The authors recognize that threshold values, the specificity of this definition is mediocre. “Certainty level of diagnosis” is higher for systolic BP of 160 mmHg or greater, diastolic BP of 110 mmHg or greater, proteinuria of 2 g / 24 hours or more, creatinine of 12 mg / l or more, thrombocytopenia, headache or visual disturbances, epigastric bar pain. These criteria actually define the severe forms of preeclampsia.

Eclampsia consists of the occurrence, in a preeclamptic woman or not, of convulsions without any other individualizable cause.

Gestational Hypertension (or Pregnancy):

It is a hypertension noted for the first time after the 20th week. Since proteinuria can always appear secondarily, this diagnosis is definitively established only postpartum. If, in addition, the hypertension decreases completely within 12 weeks after delivery, it is a transient hypertension of the pregnancy.

Chronic hypertension:

It is hypertension that is present before pregnancy, or found before the 20th week of pregnancy. Any hypertension found during pregnancy that does not disappear postpartum falls under the same heading.

Pre-eclampsia added:

This is the appearance of significant proteinuria in a woman with chronic hypertension. The prognosis then matches that of preeclampsia. The same diagnosis is admitted in the event of a sudden increase in previously safe hypertension, thrombocytopenia or hepatic cytolysis.

“HELLP syndrome”:

In 1982, Weinstein described an essentially biological syndrome called HELLP (Hemolysis, Elevated Liver Enzymes, Low Platelet Count), combining moderate intravascular hemolysis, elevated transaminases, and thrombocytopenia.

Clinical signs occur in the third trimester and are associated with general malaise (90%), epigastric bar pain or limited to the right hypochondrium (90%), nausea and vomiting (50%). This syndrome is associated with a very poor fetal prognosis, even maternal and, despite some heroic therapeutic attempts (immunoglobulins, plasma exchanges, etc.), most authors agree to consider as a single outcome a rapid termination of pregnancy .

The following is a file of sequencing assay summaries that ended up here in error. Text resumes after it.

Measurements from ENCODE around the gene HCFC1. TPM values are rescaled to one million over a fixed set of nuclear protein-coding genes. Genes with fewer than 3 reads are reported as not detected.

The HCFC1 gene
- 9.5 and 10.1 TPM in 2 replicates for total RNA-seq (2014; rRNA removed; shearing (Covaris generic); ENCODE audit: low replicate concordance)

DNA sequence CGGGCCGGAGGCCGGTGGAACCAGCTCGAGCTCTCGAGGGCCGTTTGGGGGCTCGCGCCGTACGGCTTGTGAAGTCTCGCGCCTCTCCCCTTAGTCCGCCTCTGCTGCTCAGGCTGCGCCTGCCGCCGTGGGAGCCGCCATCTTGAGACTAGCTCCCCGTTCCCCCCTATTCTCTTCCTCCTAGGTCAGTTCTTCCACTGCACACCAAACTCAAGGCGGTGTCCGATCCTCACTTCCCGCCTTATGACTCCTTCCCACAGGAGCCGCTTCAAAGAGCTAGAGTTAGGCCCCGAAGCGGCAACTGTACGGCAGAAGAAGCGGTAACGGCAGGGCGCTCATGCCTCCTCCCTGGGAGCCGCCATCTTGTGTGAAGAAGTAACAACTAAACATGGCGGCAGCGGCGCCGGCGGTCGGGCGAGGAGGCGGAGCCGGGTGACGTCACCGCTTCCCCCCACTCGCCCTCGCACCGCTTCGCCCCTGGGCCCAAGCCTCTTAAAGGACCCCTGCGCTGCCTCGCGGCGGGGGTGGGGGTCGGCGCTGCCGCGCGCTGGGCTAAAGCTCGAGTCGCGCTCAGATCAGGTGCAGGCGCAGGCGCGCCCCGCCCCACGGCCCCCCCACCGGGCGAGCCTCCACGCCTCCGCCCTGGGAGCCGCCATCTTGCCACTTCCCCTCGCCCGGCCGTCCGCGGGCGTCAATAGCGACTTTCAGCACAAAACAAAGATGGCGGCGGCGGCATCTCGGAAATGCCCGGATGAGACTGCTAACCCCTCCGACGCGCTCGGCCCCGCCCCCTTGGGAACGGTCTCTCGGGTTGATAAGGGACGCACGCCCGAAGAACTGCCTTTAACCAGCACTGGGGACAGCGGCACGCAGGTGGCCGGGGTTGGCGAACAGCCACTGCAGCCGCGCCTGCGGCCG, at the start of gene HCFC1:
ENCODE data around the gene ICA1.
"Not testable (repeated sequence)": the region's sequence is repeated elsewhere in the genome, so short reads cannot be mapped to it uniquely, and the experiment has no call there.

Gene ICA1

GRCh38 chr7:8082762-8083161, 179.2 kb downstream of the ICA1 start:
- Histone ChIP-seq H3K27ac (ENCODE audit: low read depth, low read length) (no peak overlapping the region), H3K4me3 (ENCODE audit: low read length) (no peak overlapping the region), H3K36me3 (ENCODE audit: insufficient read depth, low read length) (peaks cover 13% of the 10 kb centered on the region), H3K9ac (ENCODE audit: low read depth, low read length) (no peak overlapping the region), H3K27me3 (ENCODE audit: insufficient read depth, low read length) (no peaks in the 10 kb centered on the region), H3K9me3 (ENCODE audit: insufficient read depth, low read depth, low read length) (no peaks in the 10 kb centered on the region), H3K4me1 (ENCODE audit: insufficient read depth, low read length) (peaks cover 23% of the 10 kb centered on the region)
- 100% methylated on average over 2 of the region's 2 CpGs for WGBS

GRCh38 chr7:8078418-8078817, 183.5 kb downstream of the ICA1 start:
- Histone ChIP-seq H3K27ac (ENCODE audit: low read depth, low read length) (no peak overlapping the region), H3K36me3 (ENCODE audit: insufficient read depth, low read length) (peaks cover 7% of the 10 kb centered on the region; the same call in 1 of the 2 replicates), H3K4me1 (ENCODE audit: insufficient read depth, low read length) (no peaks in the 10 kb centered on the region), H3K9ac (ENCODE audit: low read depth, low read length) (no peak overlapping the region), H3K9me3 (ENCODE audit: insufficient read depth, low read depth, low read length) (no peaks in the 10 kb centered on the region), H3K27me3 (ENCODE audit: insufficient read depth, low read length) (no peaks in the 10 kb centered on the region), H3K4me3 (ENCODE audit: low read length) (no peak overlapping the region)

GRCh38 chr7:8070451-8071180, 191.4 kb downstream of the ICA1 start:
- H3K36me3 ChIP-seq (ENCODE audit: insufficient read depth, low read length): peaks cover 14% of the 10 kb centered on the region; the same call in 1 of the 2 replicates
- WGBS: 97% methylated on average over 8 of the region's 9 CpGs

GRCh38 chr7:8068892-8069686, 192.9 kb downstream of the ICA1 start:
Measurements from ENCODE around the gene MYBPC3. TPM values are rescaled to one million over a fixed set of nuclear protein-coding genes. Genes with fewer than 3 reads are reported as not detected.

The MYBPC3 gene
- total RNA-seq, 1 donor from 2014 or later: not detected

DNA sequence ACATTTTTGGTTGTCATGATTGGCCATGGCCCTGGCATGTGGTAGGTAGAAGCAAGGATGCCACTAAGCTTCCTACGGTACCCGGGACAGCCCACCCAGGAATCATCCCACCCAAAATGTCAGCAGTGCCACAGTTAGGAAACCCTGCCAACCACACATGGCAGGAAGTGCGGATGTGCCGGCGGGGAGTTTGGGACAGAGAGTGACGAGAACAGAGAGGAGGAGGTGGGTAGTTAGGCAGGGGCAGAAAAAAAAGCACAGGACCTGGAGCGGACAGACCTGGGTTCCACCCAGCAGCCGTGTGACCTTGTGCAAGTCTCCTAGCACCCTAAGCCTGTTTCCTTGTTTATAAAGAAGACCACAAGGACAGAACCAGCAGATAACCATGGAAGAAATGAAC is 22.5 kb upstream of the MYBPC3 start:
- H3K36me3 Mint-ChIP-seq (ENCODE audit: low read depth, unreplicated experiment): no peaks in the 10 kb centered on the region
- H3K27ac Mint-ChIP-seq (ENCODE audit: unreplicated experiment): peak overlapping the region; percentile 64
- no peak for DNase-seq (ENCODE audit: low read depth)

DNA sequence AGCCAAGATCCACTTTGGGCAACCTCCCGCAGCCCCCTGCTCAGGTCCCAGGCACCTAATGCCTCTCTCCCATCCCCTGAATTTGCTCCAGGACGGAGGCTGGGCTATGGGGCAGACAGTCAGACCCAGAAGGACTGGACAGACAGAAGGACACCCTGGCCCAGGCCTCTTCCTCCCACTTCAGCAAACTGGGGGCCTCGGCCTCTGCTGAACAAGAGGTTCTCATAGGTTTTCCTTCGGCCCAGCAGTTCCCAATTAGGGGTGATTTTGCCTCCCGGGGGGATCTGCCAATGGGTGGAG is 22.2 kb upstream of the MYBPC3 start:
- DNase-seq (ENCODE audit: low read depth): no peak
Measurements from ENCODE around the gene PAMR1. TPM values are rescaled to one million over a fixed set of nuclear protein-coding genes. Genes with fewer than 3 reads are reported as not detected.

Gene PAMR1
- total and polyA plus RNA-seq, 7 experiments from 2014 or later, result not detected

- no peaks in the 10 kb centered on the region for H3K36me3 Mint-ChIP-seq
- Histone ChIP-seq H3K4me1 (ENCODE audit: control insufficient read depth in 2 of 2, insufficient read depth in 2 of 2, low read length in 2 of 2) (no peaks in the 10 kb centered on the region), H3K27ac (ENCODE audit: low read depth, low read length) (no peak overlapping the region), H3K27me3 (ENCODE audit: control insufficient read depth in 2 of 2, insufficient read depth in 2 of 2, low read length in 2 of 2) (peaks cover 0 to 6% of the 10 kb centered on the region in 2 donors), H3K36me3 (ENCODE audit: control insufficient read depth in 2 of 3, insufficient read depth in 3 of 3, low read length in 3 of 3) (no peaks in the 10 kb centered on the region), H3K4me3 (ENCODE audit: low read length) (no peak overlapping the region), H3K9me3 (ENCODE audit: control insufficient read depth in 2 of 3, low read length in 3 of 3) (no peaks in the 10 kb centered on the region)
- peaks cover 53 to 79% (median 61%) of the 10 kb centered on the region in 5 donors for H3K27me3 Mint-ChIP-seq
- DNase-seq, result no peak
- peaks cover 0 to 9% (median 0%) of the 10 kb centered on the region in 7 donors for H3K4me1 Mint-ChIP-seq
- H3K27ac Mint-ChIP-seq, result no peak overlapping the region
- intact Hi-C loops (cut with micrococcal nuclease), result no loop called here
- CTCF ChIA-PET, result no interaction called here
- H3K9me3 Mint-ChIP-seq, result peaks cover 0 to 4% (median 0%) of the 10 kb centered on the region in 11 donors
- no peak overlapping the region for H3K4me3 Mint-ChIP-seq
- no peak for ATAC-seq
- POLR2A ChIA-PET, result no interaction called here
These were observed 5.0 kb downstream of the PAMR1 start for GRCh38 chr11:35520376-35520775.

This syndrome is mentioned here because it is often (but not always) associated with hypertension and proteinuria. It has been considered alternatively either as a complication of preeclampsia, or as a symptomatic variant of it.

Epidemiology:

Frequency:

The estimated frequency of hypertensive disorders of pregnancy is largely due to the definitions used. Recent estimates are fairly consistent. The ACOG has evaluated between 6 and 8% of pregnancies. The NHLBI retains the value of 8%. In a database of some 300,000 births (representative sample of 39 million births) in the United States, Zhang found a frequency of 5.9%.

The frequency of preeclampsia is between 2 and 3% according to the studies. Zhang separates modest preeclampsia (2%) from severe preeclampsia (0.6%). As for eclampsia, its frequency is 0.56 to 1 ‰.

Preeclampsia is associated with maternal mortality of 0.1 to 5 per 1,000 cases, much more in less favored areas. This mortality is largely concentrated in patients with HELLP syndrome. Even though eclampsia has become a rare occurrence in our climate, it remains a particularly serious event.

Gestational hypertensions appear readily from the first pregnancy, the age of the latter being not fundamentally different from that of normal pregnancies. In France, the frequency of hypertension and preeclampsia does not seem to differ according to the ethnic groups. In the United States, the findings are more divergent. The differences between socio-professional categories are modest, and disadvantaged groups are not necessarily more exposed than others to pre-eclampsia. It is, however, its complications that are more frequent and severe, for obvious reasons, in all countries where access to care is highly unequal.

Risk factors: